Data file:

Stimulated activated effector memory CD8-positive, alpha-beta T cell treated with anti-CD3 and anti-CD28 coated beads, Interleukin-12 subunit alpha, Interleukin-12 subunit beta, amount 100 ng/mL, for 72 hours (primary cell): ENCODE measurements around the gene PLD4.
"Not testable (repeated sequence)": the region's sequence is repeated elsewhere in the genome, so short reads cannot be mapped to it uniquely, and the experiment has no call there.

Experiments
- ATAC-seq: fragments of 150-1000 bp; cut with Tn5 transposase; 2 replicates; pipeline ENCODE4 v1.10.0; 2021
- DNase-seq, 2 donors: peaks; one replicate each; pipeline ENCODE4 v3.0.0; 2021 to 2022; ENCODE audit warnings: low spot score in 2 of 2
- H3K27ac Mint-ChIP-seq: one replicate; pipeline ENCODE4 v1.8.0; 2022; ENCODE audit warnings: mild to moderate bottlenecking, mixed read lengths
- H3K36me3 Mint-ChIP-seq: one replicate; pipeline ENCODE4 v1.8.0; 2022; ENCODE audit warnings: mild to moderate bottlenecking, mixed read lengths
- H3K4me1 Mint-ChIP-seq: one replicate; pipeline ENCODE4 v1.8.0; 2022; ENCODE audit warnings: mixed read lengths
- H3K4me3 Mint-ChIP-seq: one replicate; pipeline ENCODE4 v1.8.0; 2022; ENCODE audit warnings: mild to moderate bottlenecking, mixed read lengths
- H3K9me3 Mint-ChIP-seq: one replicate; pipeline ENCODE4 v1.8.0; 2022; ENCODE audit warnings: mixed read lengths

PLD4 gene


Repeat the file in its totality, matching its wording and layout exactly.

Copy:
Stimulated activated effector memory CD8-positive, alpha-beta T cell treated with anti-CD3 and anti-CD28 coated beads, Interleukin-12 subunit alpha, Interleukin-12 subunit beta, amount 100 ng/mL, for 72 hours (primary cell): ENCODE measurements around the gene PLD4.
"Not testable (repeated sequence)": the region's sequence is repeated elsewhere in the genome, so short reads cannot be mapped to it uniquely, and the experiment has no call there.

Experiments
- ATAC-seq: fragments of 150-1000 bp; cut with Tn5 transposase; 2 replicates; pipeline ENCODE4 v1.10.0; 2021
- DNase-seq, 2 donors: peaks; one replicate each; pipeline ENCODE4 v3.0.0; 2021 to 2022; ENCODE audit warnings: low spot score in 2 of 2
- H3K27ac Mint-ChIP-seq: one replicate; pipeline ENCODE4 v1.8.0; 2022; ENCODE audit warnings: mild to moderate bottlenecking, mixed read lengths
- H3K36me3 Mint-ChIP-seq: one replicate; pipeline ENCODE4 v1.8.0; 2022; ENCODE audit warnings: mild to moderate bottlenecking, mixed read lengths
- H3K4me1 Mint-ChIP-seq: one replicate; pipeline ENCODE4 v1.8.0; 2022; ENCODE audit warnings: mixed read lengths
- H3K4me3 Mint-ChIP-seq: one replicate; pipeline ENCODE4 v1.8.0; 2022; ENCODE audit warnings: mild to moderate bottlenecking, mixed read lengths
- H3K9me3 Mint-ChIP-seq: one replicate; pipeline ENCODE4 v1.8.0; 2022; ENCODE audit warnings: mixed read lengths

PLD4 gene